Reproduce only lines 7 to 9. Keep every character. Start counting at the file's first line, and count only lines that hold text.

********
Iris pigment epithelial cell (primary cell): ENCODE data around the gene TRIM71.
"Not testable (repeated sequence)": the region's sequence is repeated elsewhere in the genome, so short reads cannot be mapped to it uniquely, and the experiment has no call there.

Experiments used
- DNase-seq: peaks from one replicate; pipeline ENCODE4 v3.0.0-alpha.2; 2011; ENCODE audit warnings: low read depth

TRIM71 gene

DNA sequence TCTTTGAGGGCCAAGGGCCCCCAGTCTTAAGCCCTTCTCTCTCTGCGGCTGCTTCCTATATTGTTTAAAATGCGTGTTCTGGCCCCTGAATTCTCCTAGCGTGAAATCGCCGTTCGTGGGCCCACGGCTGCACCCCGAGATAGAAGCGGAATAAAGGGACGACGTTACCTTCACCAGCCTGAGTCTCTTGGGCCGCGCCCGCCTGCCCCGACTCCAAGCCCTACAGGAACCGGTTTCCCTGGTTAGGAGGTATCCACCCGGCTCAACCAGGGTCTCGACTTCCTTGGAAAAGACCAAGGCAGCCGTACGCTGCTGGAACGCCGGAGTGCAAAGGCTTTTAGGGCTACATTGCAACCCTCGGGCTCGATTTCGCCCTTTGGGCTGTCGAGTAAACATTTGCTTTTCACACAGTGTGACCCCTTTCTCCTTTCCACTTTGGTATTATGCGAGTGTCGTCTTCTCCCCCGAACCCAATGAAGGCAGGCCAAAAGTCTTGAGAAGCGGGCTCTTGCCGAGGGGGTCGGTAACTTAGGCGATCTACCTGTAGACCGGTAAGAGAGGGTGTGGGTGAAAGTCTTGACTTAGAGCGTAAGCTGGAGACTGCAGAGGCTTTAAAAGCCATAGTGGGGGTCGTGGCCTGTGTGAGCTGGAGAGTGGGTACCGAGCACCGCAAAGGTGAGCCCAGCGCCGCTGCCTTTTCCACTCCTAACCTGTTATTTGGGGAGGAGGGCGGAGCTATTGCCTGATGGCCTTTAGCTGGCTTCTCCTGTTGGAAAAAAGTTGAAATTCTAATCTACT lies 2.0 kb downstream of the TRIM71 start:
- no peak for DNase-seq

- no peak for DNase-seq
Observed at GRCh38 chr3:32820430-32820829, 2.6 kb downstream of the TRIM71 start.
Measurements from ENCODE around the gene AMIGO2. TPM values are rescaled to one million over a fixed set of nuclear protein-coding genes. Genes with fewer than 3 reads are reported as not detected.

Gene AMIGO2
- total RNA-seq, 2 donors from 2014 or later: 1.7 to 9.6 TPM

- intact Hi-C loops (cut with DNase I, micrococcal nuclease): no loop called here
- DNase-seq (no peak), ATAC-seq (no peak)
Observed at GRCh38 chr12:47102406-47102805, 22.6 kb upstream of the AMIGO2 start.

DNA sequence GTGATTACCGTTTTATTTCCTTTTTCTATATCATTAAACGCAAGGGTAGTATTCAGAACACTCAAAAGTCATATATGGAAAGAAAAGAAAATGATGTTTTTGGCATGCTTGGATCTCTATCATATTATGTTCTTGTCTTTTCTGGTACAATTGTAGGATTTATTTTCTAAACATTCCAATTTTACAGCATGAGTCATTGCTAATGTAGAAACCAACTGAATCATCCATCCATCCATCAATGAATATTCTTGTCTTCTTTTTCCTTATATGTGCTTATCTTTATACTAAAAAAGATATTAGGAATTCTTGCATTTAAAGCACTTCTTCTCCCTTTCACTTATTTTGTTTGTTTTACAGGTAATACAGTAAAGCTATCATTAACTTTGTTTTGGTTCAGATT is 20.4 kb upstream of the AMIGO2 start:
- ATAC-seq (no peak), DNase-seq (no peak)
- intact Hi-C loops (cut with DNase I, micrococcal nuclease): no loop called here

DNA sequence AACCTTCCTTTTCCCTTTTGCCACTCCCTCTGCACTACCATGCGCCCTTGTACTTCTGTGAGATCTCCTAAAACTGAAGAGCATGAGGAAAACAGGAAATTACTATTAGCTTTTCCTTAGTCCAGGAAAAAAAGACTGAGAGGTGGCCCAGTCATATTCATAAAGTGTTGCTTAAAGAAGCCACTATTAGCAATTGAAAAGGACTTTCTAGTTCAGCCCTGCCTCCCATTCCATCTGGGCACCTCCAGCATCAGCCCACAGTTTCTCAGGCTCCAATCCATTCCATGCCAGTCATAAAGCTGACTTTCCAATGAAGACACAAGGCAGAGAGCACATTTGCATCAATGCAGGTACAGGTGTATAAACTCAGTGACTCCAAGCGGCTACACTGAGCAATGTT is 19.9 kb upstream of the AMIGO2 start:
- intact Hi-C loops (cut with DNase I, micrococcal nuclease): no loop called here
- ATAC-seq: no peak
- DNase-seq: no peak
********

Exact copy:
- no peak for DNase-seq

- no peak for DNase-seq
Observed at GRCh38 chr3:32820430-32820829, 2.6 kb downstream of the TRIM71 start.